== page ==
Forest of Dean & Wye Valley

MODERN TIMES: The Dinosaur Column

In Dinosaur on December 17, 2012 at 1:38 pm

Depression in Soapland:

I don’t know how many readers of this column listen to the never-ending saga of “the Archers” – an “every day story of country folk” – on BBC Radio 4. It’s been part of our lives now since the 1950s and has spanned the generations. Sometimes it reflects events out in the real world. The controversy over GM crops springs to mind. But often it seems to be stuck in its own little rural cocoon.

But it can hardly ignore the state of the economy and the plight of many families who find themselves unable to make ends meet. Its been young Ed Grundy and his partner Emma who’ve had to bear the brunt of it in Ambridge. Poor Emma finds she just can’t make her budget stretch, and she has to let bills mount up to pay for essentials – like, for example, food. She even had to resort to visiting the Food Bank, in nearby Borchester. All this isn’t helped by Ed’s brother, Will, who’s still managing OK, with his job as gamekeeper on the estate. They share responsibility for little George (don’t ask!) which gives rise to plenty of bitter sibling rivalry.

In “the Archers” class divisions are very clearly drawn, and some are still doing very nicely thank you. Not all Archers’ fans will agree with me, but it’s interesting to see a touch of reality impinging on this radio soap.

Adviser in Wonga land

No doubt we’ve all seen those cosy commercials on TV for “Wonga”, the money lenders who promise short-term loans to those who find themselves cash-strapped before the end of the week. You know, the ones with the little old ladies doing their knitting. It seems you can just borrow enough to tide yourself over, and Robert’s your avuncular relative.

It’s a sure recipe, of course, to dig yourself deeper and deeper into debt. And what they don’t tell you in the adverts is that if you can’t pay back your loan within the specified time, the interest rises – until it can reach a whopping 4,000 per cent.

Of course money lending, and pawnshops (by any other name) are a rapidly growing business in Tory Britain. It reflects the state that so many people find themselves in these days. But when a Government adviser actually quits his job to join the money lenders it becomes a point of added concern.

I see in the Independent that a senior government advisor, Jonathan Luff, has quit Downing Street to start work with Wonga as a lobbyist. Wonga have been fighting moves to tighten up regulations on the money-lending business. It’s no surprise that one of its spokesmen said he was “delighted” that Mr Luff would be joining them.

A fair Cop?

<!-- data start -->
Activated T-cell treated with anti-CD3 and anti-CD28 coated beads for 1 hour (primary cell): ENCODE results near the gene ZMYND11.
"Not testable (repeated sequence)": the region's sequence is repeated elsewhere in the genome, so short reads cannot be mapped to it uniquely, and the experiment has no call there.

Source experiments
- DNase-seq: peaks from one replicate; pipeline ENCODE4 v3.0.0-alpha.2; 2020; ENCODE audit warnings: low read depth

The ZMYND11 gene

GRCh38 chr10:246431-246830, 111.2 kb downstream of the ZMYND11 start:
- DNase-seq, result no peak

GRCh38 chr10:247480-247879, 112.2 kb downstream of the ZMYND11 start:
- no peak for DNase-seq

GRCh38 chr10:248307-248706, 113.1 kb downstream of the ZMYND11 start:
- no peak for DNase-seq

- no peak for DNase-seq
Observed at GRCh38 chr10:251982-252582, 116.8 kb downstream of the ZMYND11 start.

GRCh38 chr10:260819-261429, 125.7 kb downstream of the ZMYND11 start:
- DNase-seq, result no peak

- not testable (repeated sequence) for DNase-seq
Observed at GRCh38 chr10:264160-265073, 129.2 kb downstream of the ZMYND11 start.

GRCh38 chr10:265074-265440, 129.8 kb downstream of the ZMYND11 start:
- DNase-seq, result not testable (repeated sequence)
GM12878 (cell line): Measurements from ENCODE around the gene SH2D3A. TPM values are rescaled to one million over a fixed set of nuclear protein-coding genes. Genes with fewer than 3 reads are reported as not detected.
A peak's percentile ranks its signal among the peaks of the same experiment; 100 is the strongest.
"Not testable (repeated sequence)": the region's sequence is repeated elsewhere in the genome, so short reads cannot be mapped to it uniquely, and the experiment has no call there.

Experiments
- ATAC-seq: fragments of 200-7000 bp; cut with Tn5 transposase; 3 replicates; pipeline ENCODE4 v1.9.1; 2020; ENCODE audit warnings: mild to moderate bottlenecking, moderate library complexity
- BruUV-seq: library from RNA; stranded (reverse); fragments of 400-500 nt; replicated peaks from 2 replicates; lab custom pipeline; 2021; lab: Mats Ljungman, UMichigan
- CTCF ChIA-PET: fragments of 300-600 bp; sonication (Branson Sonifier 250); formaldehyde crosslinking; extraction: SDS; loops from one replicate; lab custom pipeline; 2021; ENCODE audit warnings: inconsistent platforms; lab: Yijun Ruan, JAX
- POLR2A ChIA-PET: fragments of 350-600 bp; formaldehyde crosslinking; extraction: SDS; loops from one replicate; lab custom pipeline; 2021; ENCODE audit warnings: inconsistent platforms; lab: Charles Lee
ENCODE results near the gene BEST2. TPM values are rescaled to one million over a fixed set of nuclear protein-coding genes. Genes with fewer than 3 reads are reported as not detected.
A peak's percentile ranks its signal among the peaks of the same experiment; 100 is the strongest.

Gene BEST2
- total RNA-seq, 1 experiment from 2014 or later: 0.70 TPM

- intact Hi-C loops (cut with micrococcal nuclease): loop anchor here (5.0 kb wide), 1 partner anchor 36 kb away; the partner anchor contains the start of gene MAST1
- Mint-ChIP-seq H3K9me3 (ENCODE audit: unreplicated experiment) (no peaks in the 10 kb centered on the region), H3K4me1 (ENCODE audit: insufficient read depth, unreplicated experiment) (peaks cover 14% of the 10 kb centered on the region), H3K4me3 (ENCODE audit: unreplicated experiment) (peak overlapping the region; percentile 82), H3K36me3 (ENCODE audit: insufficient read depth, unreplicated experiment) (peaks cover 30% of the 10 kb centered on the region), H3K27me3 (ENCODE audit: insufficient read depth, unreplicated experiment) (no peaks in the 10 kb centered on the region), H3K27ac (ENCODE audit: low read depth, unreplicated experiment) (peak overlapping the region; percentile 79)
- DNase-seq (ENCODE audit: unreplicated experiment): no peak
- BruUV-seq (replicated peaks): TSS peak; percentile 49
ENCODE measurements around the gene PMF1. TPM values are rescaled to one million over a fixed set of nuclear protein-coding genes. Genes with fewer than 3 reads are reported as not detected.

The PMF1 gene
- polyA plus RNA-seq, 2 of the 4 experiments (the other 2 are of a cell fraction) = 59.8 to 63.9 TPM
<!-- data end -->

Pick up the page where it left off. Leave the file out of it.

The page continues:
I’d had it in mind to stay at home and not bother to go out to vote in the election for a new Police Commissioner for Gloucestershire. I mean, what’s it all about? It seems to me to be step towards the Americanisation of our police forces, and a further step towards creating a structure where absolute power is vested at the top. And in my book, that ain’t healthy. Not to mention the possible dangers of politicising the whole structure.

I was persuaded to the polling booth, however, by a piece in our local paper by Rupi Dhanda, the Labour-nominated candidate. It seemed that she shared most of my own misgivings.

So I ambled down to my polling station and gave her my vote. As it happened, though, she failed to win. It was the independent, a gentleman called Martin Surl, who gained most votes, on a turnout of a mere 17.1 per cent. I know nothing about Mr. Surl, apart from the fact that he’s an ex-policeman of some 30 years standing. But my reservations haven’t gone away. And with a pitiful vote throughout the country, has the exercise any credibility anyway?

Incidentally, I notice that the online Campaign group, “Unlock Democracy” has organised a petition to urge Theresa May, the Minister responsible, to change direction. Of course she should never have gone down that road in the first place.

… and finally:

The fact that the fat cats don’t pay their full whack of taxes (if any at all) is well known. They like to make their millions and hang on to them.

Now it’s been revealed that they pay progressively less each year as they improve their tax avoidance skills. In the last financial year they paid ten per cent less than the previous year – whilst the rest of us coughed up with six per cent more. There’s something wrong there isn’t there? Particulaly when the boss at Google boasts of his company’s tax evasion policies. It’s all good for his shareholders, apparently.



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